Use this URL to cite or link to this record in EThOS: https://ethos.bl.uk/OrderDetails.do?uin=uk.bl.ethos.754857
Title: Empowering conservation partnerships : understanding the human-related dimensions of collaboration in conservation, using threatened felids as a model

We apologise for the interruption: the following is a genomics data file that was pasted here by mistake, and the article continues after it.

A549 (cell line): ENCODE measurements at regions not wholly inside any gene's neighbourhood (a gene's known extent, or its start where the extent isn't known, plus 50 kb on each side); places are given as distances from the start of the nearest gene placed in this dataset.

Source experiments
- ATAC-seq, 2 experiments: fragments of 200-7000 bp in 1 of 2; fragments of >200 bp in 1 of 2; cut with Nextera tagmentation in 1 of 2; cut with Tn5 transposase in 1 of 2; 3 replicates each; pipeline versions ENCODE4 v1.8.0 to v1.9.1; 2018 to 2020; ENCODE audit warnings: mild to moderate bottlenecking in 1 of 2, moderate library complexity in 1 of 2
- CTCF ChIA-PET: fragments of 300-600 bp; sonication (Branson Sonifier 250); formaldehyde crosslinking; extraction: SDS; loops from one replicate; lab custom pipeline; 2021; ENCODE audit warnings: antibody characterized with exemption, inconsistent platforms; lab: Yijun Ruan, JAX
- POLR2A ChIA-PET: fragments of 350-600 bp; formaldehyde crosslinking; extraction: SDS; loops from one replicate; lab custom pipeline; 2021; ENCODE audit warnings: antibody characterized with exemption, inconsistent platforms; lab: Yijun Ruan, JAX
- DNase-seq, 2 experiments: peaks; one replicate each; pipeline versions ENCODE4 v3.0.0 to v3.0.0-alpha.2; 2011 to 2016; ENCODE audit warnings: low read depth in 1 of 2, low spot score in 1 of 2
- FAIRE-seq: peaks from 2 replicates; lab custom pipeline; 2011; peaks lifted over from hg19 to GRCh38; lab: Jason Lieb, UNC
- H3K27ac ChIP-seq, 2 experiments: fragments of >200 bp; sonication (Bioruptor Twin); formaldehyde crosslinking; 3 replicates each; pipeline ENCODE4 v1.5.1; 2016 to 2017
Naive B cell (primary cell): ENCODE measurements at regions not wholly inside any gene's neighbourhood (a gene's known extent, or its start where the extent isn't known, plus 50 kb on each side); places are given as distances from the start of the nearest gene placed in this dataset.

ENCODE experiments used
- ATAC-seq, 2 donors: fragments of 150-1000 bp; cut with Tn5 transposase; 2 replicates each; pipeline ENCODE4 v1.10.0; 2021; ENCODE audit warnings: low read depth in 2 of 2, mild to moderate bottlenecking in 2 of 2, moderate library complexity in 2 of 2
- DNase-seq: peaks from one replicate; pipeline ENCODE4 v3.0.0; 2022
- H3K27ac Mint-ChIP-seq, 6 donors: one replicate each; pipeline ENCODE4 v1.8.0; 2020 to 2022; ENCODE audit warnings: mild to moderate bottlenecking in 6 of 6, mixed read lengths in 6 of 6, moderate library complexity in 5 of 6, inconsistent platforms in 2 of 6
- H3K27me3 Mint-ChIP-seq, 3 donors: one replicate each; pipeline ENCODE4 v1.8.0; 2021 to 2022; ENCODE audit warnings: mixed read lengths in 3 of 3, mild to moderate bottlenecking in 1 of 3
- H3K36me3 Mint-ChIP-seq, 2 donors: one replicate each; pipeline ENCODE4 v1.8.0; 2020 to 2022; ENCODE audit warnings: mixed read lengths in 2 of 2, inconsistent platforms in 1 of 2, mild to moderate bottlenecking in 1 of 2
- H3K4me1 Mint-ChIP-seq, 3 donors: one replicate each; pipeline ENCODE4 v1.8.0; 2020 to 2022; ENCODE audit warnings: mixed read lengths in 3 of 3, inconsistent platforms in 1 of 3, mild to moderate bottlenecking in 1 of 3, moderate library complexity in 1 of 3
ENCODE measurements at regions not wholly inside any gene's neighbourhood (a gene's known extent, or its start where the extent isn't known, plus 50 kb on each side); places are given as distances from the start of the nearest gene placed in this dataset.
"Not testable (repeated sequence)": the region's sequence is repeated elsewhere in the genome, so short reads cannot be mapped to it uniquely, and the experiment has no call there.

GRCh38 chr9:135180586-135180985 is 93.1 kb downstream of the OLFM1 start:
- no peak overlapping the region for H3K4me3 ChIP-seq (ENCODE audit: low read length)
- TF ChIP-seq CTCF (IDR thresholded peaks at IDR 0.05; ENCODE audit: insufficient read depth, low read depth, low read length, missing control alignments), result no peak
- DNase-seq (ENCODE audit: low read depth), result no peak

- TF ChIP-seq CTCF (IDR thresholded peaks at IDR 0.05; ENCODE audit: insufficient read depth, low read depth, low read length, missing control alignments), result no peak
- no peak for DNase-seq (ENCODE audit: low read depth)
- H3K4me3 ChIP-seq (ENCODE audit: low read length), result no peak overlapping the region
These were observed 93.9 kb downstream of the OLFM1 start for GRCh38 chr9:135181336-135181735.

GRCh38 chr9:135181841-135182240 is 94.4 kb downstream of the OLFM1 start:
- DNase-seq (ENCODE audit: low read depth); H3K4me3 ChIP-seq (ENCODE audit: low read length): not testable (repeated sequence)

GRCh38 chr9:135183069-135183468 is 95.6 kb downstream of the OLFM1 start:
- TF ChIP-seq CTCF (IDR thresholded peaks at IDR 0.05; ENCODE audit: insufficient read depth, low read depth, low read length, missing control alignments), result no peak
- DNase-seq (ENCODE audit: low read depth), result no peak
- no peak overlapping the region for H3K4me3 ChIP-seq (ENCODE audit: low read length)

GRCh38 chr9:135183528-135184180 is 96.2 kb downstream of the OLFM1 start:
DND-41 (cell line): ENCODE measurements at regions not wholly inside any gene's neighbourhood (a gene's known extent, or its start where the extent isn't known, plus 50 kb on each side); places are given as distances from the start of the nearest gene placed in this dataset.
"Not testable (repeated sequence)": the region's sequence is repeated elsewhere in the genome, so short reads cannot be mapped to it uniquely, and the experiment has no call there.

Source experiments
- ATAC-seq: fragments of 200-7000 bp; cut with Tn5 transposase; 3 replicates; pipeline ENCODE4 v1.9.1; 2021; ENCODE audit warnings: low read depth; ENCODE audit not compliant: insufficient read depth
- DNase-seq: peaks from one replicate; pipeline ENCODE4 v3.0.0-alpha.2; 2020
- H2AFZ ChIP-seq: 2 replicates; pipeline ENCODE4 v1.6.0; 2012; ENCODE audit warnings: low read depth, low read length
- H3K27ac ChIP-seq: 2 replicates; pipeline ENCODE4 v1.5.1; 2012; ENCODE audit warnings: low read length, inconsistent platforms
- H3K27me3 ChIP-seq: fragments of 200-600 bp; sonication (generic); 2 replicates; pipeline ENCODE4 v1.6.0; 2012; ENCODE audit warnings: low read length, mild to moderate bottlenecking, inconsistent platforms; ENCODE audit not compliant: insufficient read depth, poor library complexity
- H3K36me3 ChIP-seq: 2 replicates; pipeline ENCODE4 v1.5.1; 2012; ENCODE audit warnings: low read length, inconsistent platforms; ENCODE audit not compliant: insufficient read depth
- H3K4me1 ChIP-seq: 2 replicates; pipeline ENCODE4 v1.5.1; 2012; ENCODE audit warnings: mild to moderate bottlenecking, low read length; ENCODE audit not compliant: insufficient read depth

Author: Napleton-King, Rosalind A.
ISNI:       0000 0004 7427 8734
Awarding Body: University of Kent
Current Institution: University of Kent
Date of Award: 2018
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Abstract: